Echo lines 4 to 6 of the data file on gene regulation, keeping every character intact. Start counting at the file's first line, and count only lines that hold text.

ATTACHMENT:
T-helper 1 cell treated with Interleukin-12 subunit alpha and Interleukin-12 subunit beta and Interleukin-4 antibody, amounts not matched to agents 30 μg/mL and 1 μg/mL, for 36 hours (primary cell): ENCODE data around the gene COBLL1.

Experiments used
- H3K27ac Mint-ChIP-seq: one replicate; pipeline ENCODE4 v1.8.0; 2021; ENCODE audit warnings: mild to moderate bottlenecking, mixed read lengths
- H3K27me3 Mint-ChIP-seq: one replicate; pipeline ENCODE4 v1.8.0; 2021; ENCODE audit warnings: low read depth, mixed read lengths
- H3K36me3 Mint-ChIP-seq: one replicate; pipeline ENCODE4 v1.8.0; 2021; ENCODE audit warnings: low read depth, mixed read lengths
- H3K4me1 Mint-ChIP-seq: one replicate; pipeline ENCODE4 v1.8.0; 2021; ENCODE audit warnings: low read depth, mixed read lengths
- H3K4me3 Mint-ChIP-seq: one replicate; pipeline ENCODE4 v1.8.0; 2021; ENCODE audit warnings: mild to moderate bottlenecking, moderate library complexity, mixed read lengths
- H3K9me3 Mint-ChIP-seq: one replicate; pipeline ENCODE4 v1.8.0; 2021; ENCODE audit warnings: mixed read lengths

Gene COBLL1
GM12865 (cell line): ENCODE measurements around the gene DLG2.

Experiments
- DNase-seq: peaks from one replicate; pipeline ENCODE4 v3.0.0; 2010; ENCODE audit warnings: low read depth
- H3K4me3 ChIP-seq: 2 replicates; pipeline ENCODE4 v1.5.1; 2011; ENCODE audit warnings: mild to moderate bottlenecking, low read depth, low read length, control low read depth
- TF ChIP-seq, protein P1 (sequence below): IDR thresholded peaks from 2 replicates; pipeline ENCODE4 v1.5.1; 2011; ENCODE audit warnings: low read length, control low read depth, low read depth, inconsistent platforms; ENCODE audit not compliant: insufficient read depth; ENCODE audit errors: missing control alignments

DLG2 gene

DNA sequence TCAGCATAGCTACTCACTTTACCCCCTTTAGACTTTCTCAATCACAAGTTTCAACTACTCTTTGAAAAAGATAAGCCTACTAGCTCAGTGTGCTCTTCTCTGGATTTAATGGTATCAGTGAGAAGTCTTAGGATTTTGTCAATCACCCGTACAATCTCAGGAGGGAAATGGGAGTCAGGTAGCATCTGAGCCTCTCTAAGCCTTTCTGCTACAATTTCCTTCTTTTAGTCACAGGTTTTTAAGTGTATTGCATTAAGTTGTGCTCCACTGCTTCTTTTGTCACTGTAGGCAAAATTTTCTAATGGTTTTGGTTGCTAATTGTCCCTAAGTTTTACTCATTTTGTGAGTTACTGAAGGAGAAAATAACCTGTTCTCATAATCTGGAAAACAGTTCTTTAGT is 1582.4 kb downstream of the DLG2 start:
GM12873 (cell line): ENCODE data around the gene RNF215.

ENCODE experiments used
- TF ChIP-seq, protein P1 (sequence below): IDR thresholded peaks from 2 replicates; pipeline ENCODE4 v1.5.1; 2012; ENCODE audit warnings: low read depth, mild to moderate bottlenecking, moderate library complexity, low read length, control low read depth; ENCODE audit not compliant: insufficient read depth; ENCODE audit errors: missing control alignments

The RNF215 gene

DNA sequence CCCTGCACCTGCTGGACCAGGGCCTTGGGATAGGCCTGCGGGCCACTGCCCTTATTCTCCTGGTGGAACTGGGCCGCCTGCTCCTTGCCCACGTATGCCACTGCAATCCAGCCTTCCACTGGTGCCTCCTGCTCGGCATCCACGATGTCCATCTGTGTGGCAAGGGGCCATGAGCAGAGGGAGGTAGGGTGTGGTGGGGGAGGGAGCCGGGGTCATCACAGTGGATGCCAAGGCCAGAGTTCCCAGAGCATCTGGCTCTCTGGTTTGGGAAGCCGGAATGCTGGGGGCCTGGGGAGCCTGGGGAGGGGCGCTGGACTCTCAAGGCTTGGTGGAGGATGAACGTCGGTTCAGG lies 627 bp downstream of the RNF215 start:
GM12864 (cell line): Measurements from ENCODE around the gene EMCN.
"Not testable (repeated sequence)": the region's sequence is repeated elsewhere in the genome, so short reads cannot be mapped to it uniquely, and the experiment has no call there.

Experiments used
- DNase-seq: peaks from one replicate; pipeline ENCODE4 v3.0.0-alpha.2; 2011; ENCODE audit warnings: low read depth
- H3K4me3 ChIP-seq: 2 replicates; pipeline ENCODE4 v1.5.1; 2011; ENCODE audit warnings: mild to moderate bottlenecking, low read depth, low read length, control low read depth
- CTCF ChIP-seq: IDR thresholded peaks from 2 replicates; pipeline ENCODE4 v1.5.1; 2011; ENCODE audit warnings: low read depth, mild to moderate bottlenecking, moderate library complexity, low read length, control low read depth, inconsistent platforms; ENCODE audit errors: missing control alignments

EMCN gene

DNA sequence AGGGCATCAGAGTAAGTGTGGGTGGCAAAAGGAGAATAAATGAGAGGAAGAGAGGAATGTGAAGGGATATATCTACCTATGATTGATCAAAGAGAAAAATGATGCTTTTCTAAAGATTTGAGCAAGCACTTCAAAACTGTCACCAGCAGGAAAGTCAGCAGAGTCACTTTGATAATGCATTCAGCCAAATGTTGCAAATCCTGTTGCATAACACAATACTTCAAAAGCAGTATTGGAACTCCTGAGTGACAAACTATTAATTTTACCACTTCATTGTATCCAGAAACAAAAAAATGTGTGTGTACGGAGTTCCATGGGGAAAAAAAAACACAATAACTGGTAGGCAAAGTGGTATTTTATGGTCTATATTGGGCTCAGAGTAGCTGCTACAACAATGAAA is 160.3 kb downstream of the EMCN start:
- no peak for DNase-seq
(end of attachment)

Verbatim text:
- H3K27me3 Mint-ChIP-seq: one replicate; pipeline ENCODE4 v1.8.0; 2021; ENCODE audit warnings: low read depth, mixed read lengths
- H3K36me3 Mint-ChIP-seq: one replicate; pipeline ENCODE4 v1.8.0; 2021; ENCODE audit warnings: low read depth, mixed read lengths
- H3K4me1 Mint-ChIP-seq: one replicate; pipeline ENCODE4 v1.8.0; 2021; ENCODE audit warnings: low read depth, mixed read lengths